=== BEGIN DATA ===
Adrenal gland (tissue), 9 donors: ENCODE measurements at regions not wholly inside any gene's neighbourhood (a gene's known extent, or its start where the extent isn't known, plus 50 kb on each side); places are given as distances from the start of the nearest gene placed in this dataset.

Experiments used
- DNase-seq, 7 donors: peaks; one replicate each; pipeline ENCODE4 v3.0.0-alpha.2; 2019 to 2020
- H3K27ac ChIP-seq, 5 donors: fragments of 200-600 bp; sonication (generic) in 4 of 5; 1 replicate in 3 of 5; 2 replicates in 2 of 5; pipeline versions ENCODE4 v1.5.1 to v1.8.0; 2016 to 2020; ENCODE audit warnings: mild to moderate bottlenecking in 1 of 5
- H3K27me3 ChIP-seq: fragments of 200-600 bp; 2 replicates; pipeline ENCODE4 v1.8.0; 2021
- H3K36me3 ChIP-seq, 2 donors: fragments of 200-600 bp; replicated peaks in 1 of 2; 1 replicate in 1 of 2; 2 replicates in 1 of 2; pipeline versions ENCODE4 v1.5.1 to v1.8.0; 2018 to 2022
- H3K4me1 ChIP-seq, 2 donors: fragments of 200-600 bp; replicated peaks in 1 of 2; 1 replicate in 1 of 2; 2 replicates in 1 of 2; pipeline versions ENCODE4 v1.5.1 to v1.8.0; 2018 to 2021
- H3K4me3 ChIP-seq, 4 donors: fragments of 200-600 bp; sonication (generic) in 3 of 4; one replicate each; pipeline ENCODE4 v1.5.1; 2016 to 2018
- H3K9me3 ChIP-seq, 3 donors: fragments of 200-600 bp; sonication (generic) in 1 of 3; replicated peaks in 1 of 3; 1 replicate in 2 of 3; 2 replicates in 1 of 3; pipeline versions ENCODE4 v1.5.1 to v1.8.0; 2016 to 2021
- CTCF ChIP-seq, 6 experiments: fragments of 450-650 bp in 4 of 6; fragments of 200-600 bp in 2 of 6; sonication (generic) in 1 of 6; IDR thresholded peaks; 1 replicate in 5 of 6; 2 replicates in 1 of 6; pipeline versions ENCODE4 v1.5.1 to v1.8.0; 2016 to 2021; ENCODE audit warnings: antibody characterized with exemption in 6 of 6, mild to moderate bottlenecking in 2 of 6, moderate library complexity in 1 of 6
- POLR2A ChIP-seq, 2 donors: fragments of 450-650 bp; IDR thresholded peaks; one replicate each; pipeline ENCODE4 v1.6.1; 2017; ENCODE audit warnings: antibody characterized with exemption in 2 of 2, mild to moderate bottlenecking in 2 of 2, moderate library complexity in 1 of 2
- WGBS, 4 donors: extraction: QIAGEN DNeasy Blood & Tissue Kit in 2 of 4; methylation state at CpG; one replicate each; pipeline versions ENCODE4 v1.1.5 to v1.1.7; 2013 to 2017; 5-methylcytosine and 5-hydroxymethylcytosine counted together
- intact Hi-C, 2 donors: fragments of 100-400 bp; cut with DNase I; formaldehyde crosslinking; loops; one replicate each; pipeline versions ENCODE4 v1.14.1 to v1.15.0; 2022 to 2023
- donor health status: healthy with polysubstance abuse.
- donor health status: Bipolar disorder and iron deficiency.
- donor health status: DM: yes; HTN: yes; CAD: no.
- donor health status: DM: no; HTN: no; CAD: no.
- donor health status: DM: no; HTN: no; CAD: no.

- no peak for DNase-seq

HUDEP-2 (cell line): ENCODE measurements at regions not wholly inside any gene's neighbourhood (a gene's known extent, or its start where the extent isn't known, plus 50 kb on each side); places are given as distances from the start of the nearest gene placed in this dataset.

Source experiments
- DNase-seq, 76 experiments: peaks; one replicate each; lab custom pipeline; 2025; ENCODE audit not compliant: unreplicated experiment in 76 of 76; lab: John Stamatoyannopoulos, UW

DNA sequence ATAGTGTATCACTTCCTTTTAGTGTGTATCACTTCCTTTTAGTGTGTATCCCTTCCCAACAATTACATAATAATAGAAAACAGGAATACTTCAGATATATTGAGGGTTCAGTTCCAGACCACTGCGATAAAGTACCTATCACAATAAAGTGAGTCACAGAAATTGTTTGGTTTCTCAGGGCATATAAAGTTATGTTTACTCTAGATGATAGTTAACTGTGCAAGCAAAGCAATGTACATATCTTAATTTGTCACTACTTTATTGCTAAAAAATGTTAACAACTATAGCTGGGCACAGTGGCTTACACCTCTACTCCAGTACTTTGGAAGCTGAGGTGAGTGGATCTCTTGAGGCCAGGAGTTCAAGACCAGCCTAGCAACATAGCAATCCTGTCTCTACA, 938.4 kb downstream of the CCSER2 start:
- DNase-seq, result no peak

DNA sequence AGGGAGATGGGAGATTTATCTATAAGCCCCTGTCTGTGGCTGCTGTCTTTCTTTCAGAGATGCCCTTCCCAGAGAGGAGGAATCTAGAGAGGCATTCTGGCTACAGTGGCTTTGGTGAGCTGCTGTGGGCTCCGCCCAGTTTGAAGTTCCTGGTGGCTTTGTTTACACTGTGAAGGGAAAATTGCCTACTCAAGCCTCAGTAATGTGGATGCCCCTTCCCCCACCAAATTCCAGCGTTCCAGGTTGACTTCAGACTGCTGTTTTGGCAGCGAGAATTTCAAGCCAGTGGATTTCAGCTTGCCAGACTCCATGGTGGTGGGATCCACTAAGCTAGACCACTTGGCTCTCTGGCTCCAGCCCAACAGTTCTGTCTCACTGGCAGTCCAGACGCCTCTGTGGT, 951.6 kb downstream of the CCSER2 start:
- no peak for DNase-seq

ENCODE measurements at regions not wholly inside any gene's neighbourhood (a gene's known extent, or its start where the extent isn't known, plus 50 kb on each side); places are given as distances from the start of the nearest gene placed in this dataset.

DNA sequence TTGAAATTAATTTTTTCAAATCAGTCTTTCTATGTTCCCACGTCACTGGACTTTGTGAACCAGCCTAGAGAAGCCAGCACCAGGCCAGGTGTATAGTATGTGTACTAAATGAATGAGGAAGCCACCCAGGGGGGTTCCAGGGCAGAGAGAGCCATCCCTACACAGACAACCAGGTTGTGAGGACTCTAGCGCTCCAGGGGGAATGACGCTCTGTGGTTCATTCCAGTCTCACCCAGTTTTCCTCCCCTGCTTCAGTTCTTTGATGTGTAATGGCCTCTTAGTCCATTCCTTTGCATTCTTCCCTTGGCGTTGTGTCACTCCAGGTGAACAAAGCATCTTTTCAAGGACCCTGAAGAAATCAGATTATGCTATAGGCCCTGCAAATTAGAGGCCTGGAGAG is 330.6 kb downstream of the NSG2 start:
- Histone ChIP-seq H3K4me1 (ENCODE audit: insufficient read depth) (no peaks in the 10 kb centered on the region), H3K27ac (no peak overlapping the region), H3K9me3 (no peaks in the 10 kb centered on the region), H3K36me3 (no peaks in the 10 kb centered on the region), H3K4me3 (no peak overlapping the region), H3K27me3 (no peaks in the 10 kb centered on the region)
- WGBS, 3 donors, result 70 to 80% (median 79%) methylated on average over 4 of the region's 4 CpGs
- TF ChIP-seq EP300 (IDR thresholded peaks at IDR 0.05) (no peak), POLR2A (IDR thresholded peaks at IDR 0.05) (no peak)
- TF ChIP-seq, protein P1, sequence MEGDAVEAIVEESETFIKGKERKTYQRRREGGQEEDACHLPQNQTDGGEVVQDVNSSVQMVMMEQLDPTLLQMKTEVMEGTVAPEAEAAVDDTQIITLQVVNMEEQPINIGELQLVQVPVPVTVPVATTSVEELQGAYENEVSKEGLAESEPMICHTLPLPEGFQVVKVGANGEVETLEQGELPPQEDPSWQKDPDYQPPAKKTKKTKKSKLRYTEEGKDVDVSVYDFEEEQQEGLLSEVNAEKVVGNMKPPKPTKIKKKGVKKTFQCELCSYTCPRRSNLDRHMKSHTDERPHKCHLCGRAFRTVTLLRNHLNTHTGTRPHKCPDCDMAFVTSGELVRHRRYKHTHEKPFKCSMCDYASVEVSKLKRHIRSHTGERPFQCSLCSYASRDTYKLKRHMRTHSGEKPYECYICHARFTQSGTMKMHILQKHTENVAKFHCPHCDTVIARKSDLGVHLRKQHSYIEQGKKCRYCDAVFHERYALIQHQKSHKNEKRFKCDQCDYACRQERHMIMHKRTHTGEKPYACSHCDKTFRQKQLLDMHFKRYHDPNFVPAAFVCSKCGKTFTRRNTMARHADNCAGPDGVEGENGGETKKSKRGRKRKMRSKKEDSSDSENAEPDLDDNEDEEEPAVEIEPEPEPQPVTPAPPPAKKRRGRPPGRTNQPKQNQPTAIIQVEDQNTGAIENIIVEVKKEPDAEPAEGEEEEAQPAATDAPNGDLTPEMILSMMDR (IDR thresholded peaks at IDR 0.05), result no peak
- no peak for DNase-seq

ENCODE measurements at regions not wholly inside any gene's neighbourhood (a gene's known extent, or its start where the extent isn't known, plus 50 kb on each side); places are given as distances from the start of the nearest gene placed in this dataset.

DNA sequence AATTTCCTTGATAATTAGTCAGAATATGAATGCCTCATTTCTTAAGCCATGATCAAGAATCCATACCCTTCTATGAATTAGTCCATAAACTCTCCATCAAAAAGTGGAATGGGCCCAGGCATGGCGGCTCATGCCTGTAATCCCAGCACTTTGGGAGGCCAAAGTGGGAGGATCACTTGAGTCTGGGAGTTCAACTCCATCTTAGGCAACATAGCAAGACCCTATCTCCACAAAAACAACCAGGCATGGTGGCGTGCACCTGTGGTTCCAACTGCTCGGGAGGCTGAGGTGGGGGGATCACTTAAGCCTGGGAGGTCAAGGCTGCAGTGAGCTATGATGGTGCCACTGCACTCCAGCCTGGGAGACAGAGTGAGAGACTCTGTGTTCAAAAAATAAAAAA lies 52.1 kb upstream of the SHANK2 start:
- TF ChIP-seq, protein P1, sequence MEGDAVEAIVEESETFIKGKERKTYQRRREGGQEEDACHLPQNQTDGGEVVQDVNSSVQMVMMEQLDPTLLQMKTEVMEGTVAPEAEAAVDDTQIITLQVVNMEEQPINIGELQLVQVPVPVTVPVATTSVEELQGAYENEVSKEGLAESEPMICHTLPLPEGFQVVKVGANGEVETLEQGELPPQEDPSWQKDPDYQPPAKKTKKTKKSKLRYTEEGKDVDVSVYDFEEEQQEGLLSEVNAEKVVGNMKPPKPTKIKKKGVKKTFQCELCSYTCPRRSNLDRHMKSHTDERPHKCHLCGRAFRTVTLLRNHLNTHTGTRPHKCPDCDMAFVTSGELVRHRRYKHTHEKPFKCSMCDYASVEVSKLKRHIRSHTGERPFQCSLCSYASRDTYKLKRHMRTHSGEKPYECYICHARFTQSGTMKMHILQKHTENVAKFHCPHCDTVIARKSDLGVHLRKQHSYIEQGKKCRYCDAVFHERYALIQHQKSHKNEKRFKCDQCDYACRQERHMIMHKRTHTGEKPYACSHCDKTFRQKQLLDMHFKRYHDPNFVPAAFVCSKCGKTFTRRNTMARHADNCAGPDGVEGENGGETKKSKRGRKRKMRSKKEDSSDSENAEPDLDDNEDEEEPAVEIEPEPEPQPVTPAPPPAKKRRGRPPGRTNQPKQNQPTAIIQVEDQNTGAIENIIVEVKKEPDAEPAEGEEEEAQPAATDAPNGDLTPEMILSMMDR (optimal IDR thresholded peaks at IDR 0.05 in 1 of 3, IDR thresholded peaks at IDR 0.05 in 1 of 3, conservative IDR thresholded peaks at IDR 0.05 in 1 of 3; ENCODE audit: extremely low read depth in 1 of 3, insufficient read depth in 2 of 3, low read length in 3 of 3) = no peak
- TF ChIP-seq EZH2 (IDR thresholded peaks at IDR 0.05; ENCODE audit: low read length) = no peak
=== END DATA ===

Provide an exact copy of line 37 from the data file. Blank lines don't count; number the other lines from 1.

- TF ChIP-seq EZH2 (IDR thresholded peaks at IDR 0.05; ENCODE audit: low read length) = no peak